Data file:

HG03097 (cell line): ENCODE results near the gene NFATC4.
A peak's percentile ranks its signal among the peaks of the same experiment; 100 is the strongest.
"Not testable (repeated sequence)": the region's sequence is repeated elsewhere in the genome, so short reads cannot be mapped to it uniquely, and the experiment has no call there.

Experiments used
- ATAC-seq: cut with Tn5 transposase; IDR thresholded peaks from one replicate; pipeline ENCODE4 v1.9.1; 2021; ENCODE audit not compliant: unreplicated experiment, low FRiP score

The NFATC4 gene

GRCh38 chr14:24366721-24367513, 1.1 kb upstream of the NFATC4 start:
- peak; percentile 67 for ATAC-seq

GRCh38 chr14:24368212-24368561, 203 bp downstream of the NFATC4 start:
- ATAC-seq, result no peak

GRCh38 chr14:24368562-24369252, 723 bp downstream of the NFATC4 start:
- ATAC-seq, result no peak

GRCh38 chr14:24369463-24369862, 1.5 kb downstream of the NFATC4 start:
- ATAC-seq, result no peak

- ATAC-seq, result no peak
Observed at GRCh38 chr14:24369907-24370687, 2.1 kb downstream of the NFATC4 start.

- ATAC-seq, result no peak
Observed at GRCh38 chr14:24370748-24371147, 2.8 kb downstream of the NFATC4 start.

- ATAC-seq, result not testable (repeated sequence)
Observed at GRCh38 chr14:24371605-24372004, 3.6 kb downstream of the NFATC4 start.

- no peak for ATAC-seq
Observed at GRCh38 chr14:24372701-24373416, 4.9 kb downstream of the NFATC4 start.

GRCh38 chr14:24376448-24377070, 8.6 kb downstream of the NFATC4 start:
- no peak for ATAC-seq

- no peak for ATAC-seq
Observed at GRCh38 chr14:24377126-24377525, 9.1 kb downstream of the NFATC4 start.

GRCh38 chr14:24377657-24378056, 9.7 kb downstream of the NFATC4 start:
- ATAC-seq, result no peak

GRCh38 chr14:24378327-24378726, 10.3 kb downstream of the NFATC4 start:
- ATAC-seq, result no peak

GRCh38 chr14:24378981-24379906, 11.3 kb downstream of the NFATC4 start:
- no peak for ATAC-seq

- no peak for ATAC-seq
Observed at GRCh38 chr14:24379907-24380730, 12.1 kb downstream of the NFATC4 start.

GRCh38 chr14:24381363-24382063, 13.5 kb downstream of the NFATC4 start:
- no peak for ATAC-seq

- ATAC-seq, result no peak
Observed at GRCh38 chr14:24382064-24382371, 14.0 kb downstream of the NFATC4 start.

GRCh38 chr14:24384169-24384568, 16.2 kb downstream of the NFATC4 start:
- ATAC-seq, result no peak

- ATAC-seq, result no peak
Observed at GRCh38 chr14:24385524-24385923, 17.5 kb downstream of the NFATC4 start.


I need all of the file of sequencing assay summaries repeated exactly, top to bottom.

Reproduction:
HG03097 (cell line): ENCODE results near the gene NFATC4.
A peak's percentile ranks its signal among the peaks of the same experiment; 100 is the strongest.
"Not testable (repeated sequence)": the region's sequence is repeated elsewhere in the genome, so short reads cannot be mapped to it uniquely, and the experiment has no call there.

Experiments used
- ATAC-seq: cut with Tn5 transposase; IDR thresholded peaks from one replicate; pipeline ENCODE4 v1.9.1; 2021; ENCODE audit not compliant: unreplicated experiment, low FRiP score

The NFATC4 gene

GRCh38 chr14:24366721-24367513, 1.1 kb upstream of the NFATC4 start:
- peak; percentile 67 for ATAC-seq

GRCh38 chr14:24368212-24368561, 203 bp downstream of the NFATC4 start:
- ATAC-seq, result no peak

GRCh38 chr14:24368562-24369252, 723 bp downstream of the NFATC4 start:
- ATAC-seq, result no peak

GRCh38 chr14:24369463-24369862, 1.5 kb downstream of the NFATC4 start:
- ATAC-seq, result no peak

- ATAC-seq, result no peak
Observed at GRCh38 chr14:24369907-24370687, 2.1 kb downstream of the NFATC4 start.

- ATAC-seq, result no peak
Observed at GRCh38 chr14:24370748-24371147, 2.8 kb downstream of the NFATC4 start.

- ATAC-seq, result not testable (repeated sequence)
Observed at GRCh38 chr14:24371605-24372004, 3.6 kb downstream of the NFATC4 start.

- no peak for ATAC-seq
Observed at GRCh38 chr14:24372701-24373416, 4.9 kb downstream of the NFATC4 start.

GRCh38 chr14:24376448-24377070, 8.6 kb downstream of the NFATC4 start:
- no peak for ATAC-seq

- no peak for ATAC-seq
Observed at GRCh38 chr14:24377126-24377525, 9.1 kb downstream of the NFATC4 start.

GRCh38 chr14:24377657-24378056, 9.7 kb downstream of the NFATC4 start:
- ATAC-seq, result no peak

GRCh38 chr14:24378327-24378726, 10.3 kb downstream of the NFATC4 start:
- ATAC-seq, result no peak

GRCh38 chr14:24378981-24379906, 11.3 kb downstream of the NFATC4 start:
- no peak for ATAC-seq

- no peak for ATAC-seq
Observed at GRCh38 chr14:24379907-24380730, 12.1 kb downstream of the NFATC4 start.

GRCh38 chr14:24381363-24382063, 13.5 kb downstream of the NFATC4 start:
- no peak for ATAC-seq

- ATAC-seq, result no peak
Observed at GRCh38 chr14:24382064-24382371, 14.0 kb downstream of the NFATC4 start.

GRCh38 chr14:24384169-24384568, 16.2 kb downstream of the NFATC4 start:
- ATAC-seq, result no peak

- ATAC-seq, result no peak
Observed at GRCh38 chr14:24385524-24385923, 17.5 kb downstream of the NFATC4 start.